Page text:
Indeed, the Israeli expectation that improved relations with African states will lead to greater backing in the United Nations disregards the fact that, for years, the recently decolonized states of the continent have almost uniformly promoted Palestinian self-determination. There are no signs that they intend to alter their principled position as long as the occupation continues — although most countries are willing (and some even eager) to promote this objective alongside the fostering of closer ties with Israel. Instead of linking development assistance to a change in voting patterns and punishing those who do not comply (as in the cases of Angola and Senegal last year), it would be much wiser to expand and consolidate of connections for the long term.
In a similar vein, for years Israel has promoted its geostrategic interests in the area, especially in the Horn and East Africa. It continues to deliver intelligence and security training to countries such as Eritrea, Ethiopia, South Sudan, Rwanda, Uganda and Kenya (as well as Equatorial Guinea, Togo, Nigeria and other countries elsewhere on the continent), even when some of these states use this assistance to suppress domestic opposition, to fuel civil wars and — by extension — to engender massive humanitarian crises. The very real common fight against extremist Islamic terrorism (underlined once again by Binyamin Netanyahu in Nairobi last week) should not easily extend to propping up repressive regimes.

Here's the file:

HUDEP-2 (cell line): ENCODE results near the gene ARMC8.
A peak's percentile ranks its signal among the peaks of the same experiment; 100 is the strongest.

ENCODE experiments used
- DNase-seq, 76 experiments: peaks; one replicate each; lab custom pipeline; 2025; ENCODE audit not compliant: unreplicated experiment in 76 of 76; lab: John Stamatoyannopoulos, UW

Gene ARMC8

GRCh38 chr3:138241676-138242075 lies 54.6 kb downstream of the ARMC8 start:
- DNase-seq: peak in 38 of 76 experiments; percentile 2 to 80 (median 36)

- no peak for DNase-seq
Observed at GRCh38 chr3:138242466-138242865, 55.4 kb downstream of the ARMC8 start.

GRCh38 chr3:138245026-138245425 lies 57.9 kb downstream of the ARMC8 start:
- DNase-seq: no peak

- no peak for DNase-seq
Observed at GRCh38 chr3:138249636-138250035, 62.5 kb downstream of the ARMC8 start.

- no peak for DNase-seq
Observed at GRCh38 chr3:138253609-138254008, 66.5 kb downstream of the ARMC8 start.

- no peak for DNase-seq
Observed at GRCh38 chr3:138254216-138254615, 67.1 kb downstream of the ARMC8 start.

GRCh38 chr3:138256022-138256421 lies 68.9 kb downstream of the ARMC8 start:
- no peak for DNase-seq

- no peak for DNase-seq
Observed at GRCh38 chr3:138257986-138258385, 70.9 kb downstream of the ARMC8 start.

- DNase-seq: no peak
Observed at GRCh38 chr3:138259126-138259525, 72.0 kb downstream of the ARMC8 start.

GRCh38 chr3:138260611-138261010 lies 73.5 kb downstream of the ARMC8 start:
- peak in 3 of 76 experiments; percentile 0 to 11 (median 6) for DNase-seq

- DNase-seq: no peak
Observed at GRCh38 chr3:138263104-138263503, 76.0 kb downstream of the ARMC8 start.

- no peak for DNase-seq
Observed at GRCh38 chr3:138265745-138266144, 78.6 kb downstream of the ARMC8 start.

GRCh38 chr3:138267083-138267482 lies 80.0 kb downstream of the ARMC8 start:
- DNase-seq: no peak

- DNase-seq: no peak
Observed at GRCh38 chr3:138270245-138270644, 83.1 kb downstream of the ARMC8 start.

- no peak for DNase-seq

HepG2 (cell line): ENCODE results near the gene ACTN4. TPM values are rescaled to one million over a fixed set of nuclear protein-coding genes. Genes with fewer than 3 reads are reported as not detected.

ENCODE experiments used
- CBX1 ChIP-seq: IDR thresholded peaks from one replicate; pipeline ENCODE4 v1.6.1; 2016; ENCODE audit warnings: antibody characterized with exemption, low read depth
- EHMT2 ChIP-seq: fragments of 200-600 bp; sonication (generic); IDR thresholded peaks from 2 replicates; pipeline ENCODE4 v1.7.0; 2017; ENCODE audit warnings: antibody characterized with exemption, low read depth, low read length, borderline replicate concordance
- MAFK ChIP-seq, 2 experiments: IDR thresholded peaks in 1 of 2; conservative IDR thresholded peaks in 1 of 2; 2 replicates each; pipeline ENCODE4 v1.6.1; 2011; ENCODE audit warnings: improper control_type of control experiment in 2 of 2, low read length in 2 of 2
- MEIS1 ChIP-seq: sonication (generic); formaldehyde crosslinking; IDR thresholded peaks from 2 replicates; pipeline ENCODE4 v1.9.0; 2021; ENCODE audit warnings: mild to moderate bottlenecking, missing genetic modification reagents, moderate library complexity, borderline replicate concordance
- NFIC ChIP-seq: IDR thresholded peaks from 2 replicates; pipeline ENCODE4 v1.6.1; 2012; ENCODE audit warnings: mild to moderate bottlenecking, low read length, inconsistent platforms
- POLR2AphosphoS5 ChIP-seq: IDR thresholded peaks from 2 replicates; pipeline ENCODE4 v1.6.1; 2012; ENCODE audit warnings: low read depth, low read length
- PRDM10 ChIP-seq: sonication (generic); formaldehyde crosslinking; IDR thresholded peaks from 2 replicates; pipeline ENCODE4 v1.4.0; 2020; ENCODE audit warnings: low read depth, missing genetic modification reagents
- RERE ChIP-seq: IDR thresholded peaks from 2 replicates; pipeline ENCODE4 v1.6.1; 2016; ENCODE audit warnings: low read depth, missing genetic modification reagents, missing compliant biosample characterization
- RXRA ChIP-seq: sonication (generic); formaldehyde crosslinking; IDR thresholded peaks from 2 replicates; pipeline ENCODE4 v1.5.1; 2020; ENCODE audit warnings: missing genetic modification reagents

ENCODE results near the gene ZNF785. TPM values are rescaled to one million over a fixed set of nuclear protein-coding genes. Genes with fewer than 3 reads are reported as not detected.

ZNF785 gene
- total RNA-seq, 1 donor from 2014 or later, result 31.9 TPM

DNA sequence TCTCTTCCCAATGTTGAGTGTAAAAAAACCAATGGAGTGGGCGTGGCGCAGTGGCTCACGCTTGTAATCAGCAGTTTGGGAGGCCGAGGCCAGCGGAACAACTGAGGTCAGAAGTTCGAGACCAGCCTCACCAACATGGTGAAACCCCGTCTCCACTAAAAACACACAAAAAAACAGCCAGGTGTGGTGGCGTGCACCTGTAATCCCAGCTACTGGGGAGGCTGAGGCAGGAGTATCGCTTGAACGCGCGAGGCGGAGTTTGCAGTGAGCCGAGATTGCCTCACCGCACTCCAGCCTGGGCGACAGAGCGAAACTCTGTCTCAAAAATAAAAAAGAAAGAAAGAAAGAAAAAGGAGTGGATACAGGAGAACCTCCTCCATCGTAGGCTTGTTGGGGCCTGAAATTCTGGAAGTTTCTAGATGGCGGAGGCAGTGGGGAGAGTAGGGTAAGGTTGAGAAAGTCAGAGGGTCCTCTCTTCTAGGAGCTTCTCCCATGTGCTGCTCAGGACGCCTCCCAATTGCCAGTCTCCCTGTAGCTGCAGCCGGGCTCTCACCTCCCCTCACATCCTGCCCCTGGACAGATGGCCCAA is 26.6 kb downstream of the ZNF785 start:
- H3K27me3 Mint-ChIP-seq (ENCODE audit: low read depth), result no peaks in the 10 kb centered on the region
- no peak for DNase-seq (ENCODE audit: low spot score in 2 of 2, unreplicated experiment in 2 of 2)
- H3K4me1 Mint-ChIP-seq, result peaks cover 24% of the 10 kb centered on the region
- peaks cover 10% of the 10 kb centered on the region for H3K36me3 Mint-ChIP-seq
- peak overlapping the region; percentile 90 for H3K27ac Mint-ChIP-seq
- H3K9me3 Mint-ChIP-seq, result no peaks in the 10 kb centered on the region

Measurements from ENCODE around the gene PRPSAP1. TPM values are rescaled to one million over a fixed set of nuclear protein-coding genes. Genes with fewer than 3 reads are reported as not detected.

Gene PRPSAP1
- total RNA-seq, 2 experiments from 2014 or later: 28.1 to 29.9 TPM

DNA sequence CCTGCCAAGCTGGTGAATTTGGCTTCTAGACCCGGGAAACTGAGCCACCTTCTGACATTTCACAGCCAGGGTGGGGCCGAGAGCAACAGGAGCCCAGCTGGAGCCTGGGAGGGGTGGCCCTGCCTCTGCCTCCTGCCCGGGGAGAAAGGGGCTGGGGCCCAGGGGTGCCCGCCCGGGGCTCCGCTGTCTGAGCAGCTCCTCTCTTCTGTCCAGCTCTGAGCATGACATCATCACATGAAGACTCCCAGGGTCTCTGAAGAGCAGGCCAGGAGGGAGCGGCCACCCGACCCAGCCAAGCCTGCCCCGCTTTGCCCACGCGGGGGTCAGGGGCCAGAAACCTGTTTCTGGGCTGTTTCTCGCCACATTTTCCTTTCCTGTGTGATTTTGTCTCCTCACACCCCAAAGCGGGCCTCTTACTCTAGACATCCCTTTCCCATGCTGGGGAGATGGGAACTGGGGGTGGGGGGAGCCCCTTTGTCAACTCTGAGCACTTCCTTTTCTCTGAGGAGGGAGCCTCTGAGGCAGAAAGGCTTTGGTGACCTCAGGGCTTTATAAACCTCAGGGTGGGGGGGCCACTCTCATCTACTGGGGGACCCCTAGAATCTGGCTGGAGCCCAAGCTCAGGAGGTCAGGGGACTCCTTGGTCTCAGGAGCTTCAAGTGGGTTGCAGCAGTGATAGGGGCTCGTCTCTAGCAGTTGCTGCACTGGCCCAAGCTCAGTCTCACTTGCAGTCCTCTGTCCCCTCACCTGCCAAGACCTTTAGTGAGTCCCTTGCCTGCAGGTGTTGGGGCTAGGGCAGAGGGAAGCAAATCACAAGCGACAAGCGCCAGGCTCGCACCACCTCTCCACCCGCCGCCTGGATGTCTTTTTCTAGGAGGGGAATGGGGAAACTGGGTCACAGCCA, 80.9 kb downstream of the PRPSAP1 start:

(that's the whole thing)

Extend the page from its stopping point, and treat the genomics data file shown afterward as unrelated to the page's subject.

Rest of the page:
This is why there is something so disingenuous about the Israeli decision to establish an embassy in Kigali (rather than in other, perhaps more pivotal and democratic, African capitals) at this time. In an effort to placate populist sentiments — mostly coming from impoverished quarters in south Tel Aviv — Netanyahu has gone out of his way to pressure Paul Kagame, the long-serving president of Rwanda, to accept an additional 10,000 Eritrean and Sudanese asylum-seekers currently in Israel for a price — even if they refuse to leave the country voluntarily. Despite substantial evidence of mistreatment of these refugees (only a handful of the over 3,000 relocated from Israel in the past two years are still in Rwanda), Israel will give Rwanda at least $5,000 for each African migrant it accepts (totaling a minimum subvention of $50,000,000 in cash), together with other payoffs in arms and expertise. What essential Israeli interest on the continent is actually served by treating African asylum-seekers as commodities to boost relations with one particular African state?
The same question applies to some of the economic links currently being forged in the sub-Sahara. Many of these involve the sale of arms to African countries (to the tune of over $275,000,000 in Israeli military exports recorded in 2016, a rise of over 60 percent compared to the previous year). There is a veil of silence around their precise nature and destination. But there is little disagreement that they fulfill Israeli economic and political purposes frequently at odds with the civilian objectives so critical to the achievement of the specially tailored development goals of African states.